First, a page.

After the US Federal Reserve decided to keep its key interest rates unchanged in the face of a favorable economic outlook, the Philippines should continue to brace itself for volatility in the global financial markets, analysts said Thursday.
They said while the Fed move provides a temporary relief for the markets, the Philippines must prepare for possible US rate hikes later in the year.
The Bangko Sentral ng Pilipinas (BSP) said it will take into consideration the Fed’s decision last night to keep interest rates unchanged when the central bank’s monetary board meets next week.
“As expected the Fed kept its rates on hold. Its relatively positive outlook on the US economy suggested it is on track with policy tightening this year,” BSP Governor Amando Tetangco Jr. said in a text message to reporters on Thursday.
The Federal Open Market Committee (FOMC) decided to maintain the target range for the federal funds rate at 0.50 to 0.75 percent, saying that the policy stance remains accommodative to further support strengthening of the labor market and a return to 2 percent inflation.
The FOMC expects that economic conditions will evolve in a manner that will warrant only gradual increases in the federal funds rate which is likely to remain, for some time, below levels that are expected to prevail in the longer run.
Tetangco said the FOMC economic outlook is roughly consistent with what the BSP incorporated in its baseline scenario.
“We will note this development at our policy meeting next week, as well as the inflation outlook over the policy horizon,” he said, referring to the February 9 Monetary Board meeting.
On December 22 last year, the Bangko Sentral kept its reverse repurchase (RRP) facility rate at 3 percent, and the corresponding rates for overnight lending at 3.5 percent and deposit facilities at 2.5 percent. The reserve requirement ratio was also left at 20 percent.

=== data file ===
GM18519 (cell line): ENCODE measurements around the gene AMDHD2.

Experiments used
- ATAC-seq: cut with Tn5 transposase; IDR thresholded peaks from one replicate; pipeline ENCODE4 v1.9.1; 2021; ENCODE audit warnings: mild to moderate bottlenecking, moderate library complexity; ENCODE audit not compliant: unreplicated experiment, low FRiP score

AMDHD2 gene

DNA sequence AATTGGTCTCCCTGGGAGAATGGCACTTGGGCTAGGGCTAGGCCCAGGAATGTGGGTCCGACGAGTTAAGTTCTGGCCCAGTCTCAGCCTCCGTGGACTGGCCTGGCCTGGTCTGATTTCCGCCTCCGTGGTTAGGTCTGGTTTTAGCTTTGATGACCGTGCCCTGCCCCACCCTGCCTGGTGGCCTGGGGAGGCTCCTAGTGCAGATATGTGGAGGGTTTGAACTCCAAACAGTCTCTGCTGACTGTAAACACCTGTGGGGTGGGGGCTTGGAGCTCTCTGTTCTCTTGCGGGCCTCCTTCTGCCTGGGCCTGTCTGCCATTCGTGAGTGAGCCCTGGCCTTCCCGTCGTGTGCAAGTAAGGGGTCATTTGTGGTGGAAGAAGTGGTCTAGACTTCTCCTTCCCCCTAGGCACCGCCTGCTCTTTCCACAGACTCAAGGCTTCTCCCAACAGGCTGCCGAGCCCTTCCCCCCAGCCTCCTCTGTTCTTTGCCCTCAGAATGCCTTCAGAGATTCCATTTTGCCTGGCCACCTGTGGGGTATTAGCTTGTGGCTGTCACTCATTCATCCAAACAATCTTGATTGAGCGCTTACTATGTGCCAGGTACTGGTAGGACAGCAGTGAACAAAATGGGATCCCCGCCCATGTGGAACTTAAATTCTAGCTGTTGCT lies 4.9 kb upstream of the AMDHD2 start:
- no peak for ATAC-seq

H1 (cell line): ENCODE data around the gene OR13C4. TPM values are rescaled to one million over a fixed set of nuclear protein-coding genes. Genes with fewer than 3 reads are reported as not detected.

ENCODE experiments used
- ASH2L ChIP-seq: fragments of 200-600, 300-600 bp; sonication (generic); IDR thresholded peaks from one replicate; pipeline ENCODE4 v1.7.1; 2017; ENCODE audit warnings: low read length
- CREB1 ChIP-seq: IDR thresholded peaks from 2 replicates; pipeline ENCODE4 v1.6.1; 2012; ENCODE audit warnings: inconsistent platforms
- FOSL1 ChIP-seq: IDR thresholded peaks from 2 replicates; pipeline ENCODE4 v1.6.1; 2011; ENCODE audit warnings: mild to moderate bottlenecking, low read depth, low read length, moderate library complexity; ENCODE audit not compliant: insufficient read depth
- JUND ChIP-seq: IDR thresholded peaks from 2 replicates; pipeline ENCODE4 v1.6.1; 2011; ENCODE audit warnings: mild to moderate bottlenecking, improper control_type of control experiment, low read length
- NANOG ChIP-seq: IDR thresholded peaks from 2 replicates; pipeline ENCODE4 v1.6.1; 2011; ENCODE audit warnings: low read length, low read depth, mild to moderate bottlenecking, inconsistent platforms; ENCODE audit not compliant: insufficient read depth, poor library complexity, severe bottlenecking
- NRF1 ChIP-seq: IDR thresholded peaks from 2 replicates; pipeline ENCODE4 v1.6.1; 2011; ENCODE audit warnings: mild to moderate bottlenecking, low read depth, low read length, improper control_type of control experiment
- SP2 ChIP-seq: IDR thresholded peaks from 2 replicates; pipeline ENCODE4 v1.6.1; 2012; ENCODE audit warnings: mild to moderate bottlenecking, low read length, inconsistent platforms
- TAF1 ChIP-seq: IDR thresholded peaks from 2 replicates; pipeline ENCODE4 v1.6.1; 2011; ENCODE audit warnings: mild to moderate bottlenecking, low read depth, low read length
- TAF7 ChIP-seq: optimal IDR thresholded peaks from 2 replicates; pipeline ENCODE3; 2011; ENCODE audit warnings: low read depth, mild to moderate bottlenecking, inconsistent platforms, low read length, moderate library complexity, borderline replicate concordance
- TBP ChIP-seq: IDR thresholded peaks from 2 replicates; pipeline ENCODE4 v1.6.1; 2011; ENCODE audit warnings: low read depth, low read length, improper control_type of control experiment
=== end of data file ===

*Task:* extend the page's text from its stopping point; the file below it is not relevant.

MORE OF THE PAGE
Emilio Neri Jr., Bank of the Philippine Islands vice president and chief economist, said the Fed’s latest policy stance provides a temporary relief for the markets.
“However, given inflation trends and Trump’s protectionist policies, market continues to be aware there could be 2 or 3 rate hikes later this year. This should continue to be negative for portfolio flows in the bond market,” he said.
Rajiv Biswas, IHS Markit chief economist, noted the FOMC members recognized that US consumer and business sentiment have picked up since the Presidential election in November, increasing the upside risks for US economic growth in 2017.
“Furthermore the FOMC has also projected that inflation would rise to 2 percent over the medium-term. IHS Markit expects the Fed to hike policy rates three times in 2017, in response to stronger US economic growth and rising inflation,” he said.
The US Fed rate hikes this year are expected to support a stronger dollar against many global currencies, including Asian currencies such as the yen, yuan, ringgit and peso.
“If US growth and inflation indicators exceed market expectations, there is also a risk that the Fed could tighten more quickly than expected, creating risks of turbulence in global financial markets,” Biswas noted.
Earlier, private financial institutions expected the peso to weaken within the P50:$1-to-P52:$1 range toward the end of the year, with the most pessimistic view painting a scenario of worsening risk sentiment in case of a hardline trade stance between China and the US.
The peso closed at P49.72 against the greenback in 2016, depreciating by 5.35 percent from a year earlier.
Fitch-owned BMI Research placed the peso-dollar rate P50:$1, the strongest, while ING Bank Manila expected the peso to trade on the weak side at P52:$1.
First Metro Investments Corp. (FMIC) sees the peso trading at P51 against the dollar, staying under pressure as the US economy continues to gain traction and lead to a stronger US currency.
UBS noted the peso could fall to P51 to a dollar as the Philippine economy slows down, while the external position continues to deteriorate and inflation accelerates later this year.